Caroline Boin and Alec van Gelder
International climate talks in Bonn last weekend were trying to salvage December’s failed Copenhagen summit.
But some rich countries are imposing their own carbon limits anyway, and threatening to curb imports from poor countries that are not. We believe this will cripple the rich economies and harm the poor countries without doing much about emissions.
“It requires a major leap of imagination to believe that free condoms will cool down the climate,” said Caroline Boin, a policy analyst at International Policy Network, a London-based think tank.
She also questioned earlier efforts by the agency to control the world’s population.
Blame famine on trade restrictions – not on climate change or lack of foreign aid, says Julian Morris in an opinion article in Friday’s Wall Street Journal Europe.
This year, the UN’s “World Food Day” focuses on the pressing need for the world to adapt to climate change. But even before “climate change” became a political concern, the poor have been unable to deal with “climate” such as drought, storms and flooding – as a result of counterproductive government policies.
Governments around the world are the main barrier to plentiful food and effective adaptation to the climate. Government programmes in the name of climate change have already had terrible results – more than US$ 11 billion worth of subsidies were used to turn food crops into biofuels last year. This contributed substantially to the rise in food prices that helped push 75 million more people below the hunger threshold.
While there may be a case for government to provide flood defences and other collective goods, most adaptation will occur at a much more local scale and as such is best left to individuals.
In a recent report, World-renowned agricultural economists Professors Douglas Southgate and Brent Songhen point out that farmers will likely adapt to global warming by switching crops, and adopting new technologies and farming methods – just as they have done for centuries.*
With regard to the relationship between agriculture and climate change, the Civil Society Coalition on Climate Change (with 49 member organisations in 37 countries) makes the following recommendations:
- Eliminate subsidies to agricultural production; such subsidies lead to overuse of inputs and increase the cost of future output by depleting soils.
- Remove subsidies to water use (where water is owned by government entities, this would entail transferring ownership to private parties); currently such subsidies lead to overuse of both water and land.
Remove barriers to trade in agricultural inputs (such as fertilizer) and outputs (such as crops); such barriers raise the cost of food and prevent farmers from using the most cost effective technologies.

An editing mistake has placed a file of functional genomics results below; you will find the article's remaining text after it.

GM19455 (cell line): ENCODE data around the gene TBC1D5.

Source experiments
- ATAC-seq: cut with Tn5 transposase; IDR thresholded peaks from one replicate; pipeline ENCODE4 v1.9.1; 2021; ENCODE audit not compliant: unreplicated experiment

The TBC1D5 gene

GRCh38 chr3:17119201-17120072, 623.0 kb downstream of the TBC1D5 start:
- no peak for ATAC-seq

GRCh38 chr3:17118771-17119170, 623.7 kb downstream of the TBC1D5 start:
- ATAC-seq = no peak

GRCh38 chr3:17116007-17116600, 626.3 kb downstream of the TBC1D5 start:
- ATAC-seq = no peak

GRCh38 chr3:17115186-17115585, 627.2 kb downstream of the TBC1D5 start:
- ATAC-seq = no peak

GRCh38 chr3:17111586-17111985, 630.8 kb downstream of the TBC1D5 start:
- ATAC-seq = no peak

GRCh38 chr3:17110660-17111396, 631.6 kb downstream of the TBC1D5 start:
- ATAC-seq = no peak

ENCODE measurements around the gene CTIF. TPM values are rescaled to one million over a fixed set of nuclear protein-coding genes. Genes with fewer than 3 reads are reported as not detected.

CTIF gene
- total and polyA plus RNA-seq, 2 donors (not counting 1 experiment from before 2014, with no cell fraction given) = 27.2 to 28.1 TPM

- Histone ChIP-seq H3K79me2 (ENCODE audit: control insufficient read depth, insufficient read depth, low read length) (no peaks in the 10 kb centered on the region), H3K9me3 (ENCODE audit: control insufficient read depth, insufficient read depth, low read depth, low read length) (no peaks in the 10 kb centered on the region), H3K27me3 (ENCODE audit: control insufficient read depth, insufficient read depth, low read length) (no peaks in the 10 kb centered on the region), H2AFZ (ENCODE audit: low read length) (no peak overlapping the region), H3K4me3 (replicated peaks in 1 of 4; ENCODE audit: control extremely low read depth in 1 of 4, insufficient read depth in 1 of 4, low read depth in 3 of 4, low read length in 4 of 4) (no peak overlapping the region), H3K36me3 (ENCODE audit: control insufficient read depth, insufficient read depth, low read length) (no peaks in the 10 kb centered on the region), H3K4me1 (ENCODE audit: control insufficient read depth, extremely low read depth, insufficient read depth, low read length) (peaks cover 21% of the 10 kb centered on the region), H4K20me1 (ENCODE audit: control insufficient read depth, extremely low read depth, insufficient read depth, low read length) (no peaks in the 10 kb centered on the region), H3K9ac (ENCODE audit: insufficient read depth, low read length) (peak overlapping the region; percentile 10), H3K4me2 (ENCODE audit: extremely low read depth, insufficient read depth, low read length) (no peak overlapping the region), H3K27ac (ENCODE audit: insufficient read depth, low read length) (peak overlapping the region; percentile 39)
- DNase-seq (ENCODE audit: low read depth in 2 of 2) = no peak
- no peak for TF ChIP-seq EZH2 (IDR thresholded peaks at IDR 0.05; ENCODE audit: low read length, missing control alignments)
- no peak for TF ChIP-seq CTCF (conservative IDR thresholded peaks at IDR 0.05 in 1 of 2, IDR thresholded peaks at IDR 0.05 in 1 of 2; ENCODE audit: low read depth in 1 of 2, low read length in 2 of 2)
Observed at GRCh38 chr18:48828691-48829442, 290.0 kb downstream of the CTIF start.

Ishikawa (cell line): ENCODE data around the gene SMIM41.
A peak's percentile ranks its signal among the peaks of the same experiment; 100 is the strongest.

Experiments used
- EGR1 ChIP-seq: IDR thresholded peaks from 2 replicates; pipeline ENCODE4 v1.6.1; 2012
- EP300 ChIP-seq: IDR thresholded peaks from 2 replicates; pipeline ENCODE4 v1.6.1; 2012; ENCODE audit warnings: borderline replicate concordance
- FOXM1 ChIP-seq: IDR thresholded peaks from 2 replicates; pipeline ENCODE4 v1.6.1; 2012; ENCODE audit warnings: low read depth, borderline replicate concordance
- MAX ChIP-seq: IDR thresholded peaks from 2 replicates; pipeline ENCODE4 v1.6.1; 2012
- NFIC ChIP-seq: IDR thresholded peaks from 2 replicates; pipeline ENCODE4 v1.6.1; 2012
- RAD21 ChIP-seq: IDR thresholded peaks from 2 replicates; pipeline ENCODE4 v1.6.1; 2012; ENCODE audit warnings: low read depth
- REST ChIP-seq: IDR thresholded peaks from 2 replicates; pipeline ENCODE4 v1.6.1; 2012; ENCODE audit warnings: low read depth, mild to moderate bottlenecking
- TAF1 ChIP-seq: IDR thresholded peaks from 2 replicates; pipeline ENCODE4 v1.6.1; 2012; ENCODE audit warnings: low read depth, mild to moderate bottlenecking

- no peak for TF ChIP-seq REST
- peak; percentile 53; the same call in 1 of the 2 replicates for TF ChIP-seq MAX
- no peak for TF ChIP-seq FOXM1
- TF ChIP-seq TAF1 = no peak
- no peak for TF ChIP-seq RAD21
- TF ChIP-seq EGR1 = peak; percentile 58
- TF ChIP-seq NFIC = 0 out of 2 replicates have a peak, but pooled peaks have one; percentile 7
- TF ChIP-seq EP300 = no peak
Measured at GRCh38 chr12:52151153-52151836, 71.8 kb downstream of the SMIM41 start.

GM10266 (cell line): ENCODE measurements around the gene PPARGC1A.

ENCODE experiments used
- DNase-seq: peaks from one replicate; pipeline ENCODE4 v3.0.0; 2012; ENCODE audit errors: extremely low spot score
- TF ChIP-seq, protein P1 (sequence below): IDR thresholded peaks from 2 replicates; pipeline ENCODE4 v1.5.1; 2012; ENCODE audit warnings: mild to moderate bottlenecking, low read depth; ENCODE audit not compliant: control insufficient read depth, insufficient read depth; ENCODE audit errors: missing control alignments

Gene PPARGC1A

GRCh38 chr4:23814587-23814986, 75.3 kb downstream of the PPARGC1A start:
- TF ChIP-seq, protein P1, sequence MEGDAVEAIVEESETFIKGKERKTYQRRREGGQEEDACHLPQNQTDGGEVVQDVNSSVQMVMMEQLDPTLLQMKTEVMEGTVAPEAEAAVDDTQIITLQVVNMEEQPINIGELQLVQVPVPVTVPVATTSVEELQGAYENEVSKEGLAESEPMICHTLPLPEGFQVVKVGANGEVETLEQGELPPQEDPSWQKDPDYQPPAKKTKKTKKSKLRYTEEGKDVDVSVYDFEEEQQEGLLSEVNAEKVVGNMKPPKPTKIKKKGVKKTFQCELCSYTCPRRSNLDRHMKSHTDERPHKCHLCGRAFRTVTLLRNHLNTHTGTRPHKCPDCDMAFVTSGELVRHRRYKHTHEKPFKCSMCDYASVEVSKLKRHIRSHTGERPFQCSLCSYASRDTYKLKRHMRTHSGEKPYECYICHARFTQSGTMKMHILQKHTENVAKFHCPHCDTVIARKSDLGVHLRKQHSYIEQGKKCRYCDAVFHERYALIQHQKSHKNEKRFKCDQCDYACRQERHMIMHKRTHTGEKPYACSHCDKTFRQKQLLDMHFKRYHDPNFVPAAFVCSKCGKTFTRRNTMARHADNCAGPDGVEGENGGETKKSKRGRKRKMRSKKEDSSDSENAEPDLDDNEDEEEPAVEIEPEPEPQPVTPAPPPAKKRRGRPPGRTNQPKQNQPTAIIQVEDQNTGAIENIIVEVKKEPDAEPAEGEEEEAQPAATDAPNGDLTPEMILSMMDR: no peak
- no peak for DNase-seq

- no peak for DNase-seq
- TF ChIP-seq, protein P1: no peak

*”Weathering Global Warming in Agriculture and Forestry: It can be done with free markets” By Douglas Southgate and Brent Sohngen in the Civil Society Report on Climate Change, http://www.csccc.info/reports/report_24.pdf
World Food Day will be celebrated on October 16, 2008. The theme of this year’s WFD is “World Food Security: the Challenges of Climate Change and Bioenergy.” See http://www.fao.org/getinvolved/worldfoodday/en/.
The World Health Organisation claims that climate change is responsible for all manner of health threats – from malaria to storms– and is calling for global caps on emissions. But experts contradict these claims:
- The geographical incidence of malaria has very little to do with climate, and is more related to economic, ecological and political factors. Malaria existed in Siberia as recently as the late 19th century and was present throughout Europe for most of history. Economic development and changing land use led to its eradication from the continent.[i]
- Deaths from climate related natural disasters have fallen dramatically since the 1920s, as a result of economic growth and technological development. With continued economic growth, the death rate is likely to continue to fall regardless of climate change.[ii]
- Overall human mortality from heatwaves caused by global warming is not likely to increase. In fact, cold weather causes far more deaths than hot weather. The effects of warmer temperatures are generally beneficial in the medium term and for most of the world[iii]
Global emissions caps would harm the poor by retarding economic growth and technological development. As the majority of the disease burden in developing countries is caused by poverty – particularly by the effects of poor sanitation and indoor air pollution – the WHO is undermining the very process that will make the biggest improvement to global health.
Neither is giving aid in return for emissions caps the solution. Studies show that aid-financed public health spending is particularly ineffectual – it is estimated that the average child death could be averted for as little as $10, but the average amount spent to achieve this in the health systems of developing countries is $50,000 to $100,000.
Philip Stevens, director of the Campaign for Fighting Diseases said:
‘If the WHO is serious about improving the health of the poor, it should stop trying to push emissions caps and focus on the real barriers to good health, such as taxes on medicines. For example, the Indonesian government increases the manufacturer’s price of certain drugs by ten times. Why does the WHO not advocate against these taxes on the sick, instead of promoting global poverty via carbon caps?’
“Could global warming bring mosquito-borne disease to Europe?” Prof Paul Reiter in Environment & Health
[ii] “Death and death rates due to extreme weather events,” Dr Indur Goklany in the Civil Society Report on Climate Change (2007)
[iii] “Illness and mortality from heat and cold: will global warming matter?” Prof William Keatinge in Environment & Health (2004)